It doesn’t matter whether they are cast as the “Heroic Lead” or the “Quirky Friend” or “Scientist in White Lab Coat #3″™. It doesn’t matter whether their role starts on page 1 and appears in every scene or has only two lines on page 83 (in whatever story beat that is). For them, it’s all about the character.
If writers are the predicate, actors are the subject.
(Did you notice how I just classified two huge groups of people as parts of speech? I can’t help it. I’m a writer. I must obsessively impose a structure and find tiers and bins for everything. Even if it means invoking diagrammed sentences.)
The focus on character over story was an inversion that jolted me at first. After all, Robert McKee did not title his book Character. The more I thought about it, however, the more natural the swap seemed:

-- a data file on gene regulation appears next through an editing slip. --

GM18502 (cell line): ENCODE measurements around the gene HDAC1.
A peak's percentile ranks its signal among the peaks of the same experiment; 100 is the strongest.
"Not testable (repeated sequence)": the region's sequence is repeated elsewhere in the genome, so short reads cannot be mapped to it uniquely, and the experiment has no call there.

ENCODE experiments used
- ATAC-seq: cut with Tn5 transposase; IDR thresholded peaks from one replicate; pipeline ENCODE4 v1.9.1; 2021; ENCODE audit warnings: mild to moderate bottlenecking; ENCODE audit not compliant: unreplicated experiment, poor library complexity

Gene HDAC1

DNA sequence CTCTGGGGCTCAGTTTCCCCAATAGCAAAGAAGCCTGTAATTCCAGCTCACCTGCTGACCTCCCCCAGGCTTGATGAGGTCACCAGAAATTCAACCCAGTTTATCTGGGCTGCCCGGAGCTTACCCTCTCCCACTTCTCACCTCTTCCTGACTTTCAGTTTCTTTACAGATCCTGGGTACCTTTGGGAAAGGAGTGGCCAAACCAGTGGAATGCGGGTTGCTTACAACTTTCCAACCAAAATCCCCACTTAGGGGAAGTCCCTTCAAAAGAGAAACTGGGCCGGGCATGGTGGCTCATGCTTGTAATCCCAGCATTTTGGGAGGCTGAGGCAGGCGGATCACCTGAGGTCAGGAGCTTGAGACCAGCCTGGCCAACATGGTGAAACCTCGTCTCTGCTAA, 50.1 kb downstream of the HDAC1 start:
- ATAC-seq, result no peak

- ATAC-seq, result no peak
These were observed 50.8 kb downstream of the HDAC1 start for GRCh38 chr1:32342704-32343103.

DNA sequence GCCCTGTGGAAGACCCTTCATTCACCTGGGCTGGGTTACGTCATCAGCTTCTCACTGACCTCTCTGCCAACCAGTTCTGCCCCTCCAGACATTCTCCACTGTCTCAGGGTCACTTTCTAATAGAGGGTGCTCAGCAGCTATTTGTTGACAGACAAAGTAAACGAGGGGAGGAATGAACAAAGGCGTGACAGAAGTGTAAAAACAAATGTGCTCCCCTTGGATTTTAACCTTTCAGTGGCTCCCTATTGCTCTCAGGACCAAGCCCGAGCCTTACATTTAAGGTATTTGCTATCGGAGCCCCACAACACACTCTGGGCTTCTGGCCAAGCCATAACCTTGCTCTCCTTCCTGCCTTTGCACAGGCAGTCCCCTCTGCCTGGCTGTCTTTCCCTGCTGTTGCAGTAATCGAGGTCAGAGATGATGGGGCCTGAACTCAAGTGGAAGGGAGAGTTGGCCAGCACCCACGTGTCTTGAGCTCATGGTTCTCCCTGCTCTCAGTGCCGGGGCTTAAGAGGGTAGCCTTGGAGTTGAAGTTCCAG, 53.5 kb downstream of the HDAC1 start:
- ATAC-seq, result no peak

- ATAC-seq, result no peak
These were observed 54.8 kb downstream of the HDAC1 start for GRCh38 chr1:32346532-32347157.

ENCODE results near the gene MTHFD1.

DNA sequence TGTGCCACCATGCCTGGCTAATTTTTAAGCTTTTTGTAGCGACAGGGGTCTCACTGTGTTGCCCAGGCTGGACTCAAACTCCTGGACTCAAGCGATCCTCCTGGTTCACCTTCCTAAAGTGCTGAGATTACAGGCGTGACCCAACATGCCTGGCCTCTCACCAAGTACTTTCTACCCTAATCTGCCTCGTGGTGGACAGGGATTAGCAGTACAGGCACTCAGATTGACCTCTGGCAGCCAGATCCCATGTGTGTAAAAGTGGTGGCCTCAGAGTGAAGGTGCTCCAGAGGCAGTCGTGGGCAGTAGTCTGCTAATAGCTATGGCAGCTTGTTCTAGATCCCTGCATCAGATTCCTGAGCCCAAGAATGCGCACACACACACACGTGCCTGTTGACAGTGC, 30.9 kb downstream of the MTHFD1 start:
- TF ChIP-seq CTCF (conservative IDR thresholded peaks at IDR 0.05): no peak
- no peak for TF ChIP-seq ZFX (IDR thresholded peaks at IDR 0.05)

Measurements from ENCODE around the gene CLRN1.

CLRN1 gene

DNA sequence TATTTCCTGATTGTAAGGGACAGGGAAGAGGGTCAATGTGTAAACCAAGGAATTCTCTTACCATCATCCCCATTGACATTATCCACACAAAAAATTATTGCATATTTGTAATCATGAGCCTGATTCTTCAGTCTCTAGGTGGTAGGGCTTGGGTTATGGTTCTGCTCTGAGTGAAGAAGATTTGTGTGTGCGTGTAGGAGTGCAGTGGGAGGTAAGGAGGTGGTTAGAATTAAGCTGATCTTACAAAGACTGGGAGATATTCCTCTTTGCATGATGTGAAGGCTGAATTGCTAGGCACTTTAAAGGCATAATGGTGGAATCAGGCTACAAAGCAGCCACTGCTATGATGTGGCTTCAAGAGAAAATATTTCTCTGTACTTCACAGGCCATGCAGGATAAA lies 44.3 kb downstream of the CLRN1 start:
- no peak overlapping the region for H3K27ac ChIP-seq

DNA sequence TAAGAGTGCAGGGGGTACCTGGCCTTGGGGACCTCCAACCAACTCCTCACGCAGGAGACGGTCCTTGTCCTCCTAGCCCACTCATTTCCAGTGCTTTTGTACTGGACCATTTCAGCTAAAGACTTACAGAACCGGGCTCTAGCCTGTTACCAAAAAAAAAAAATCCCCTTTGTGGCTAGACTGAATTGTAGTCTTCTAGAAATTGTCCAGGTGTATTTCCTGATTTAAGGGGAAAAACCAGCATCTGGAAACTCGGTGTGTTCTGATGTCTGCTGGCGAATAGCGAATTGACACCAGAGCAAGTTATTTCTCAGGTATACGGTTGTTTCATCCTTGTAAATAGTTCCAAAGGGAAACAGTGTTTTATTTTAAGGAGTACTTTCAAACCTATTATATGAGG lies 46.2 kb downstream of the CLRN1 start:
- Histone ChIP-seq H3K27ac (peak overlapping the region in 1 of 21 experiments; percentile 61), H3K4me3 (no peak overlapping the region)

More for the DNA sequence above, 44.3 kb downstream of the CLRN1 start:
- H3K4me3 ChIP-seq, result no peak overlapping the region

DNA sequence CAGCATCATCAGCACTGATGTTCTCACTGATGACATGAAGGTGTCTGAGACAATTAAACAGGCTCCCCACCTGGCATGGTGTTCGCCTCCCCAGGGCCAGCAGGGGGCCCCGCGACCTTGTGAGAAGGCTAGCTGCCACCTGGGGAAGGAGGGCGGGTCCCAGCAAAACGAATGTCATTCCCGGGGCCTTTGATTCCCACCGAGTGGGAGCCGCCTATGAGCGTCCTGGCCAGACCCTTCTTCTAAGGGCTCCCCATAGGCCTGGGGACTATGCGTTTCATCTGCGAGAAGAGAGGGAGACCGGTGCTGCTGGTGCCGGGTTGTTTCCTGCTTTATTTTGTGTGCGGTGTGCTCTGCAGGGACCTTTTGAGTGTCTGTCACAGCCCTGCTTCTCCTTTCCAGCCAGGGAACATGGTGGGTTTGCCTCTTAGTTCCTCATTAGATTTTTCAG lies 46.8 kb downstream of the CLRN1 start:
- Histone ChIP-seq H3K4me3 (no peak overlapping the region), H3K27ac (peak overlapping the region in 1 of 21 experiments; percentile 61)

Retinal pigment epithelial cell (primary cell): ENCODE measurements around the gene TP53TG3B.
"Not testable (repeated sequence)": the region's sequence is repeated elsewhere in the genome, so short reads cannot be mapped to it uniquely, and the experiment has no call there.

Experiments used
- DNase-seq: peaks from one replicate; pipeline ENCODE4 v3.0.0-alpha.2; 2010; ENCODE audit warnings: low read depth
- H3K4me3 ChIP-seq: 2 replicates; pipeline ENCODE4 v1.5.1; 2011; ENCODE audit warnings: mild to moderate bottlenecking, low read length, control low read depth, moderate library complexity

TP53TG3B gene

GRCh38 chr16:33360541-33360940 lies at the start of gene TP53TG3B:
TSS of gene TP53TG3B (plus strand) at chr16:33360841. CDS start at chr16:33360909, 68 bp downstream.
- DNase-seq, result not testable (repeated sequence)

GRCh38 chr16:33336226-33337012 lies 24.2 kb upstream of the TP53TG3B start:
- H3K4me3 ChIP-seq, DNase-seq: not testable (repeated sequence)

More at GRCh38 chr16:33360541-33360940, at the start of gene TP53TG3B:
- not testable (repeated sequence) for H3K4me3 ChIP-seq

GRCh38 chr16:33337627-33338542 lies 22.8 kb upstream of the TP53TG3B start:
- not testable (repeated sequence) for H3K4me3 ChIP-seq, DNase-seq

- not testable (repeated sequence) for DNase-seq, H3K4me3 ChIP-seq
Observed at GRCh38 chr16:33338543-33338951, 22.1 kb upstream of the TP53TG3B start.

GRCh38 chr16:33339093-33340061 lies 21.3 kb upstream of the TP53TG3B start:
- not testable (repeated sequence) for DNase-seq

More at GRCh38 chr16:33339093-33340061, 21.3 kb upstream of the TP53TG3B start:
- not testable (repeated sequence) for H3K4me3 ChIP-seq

Why do we revisit our favorite stories again and again despite knowing how the ending will turn out?
Why is YouTube chock-full of well-viewed clips – snippets, really – of scenes taken out of context from the larger works?
Why is people-watching fascinating when it lacks a narrative structure – or clear archetypes?
Look, I’m not trying to stir up some phony academic “character vs. story” debate. That would be as valuable as determining the most important grammatical construct: subject or verb. Certainly you want to keep the story moving and the pacing of the plot is critical.
But isn’t “BS” as the common nomenclature for the beat sheet clue enough?
What I discovered by working alongside actors was to consider a more organic, less rigid approach in the creation of the script. After all, tidy gardening need not be about creating bonsai. And, as we’ll see next time, a writing ethos can focus more on what excites actors about a script rather than the digits in the upper right corner of the page.
So quit worrying about the cat. Felines march to their own beats anyway.
And scripts should as well.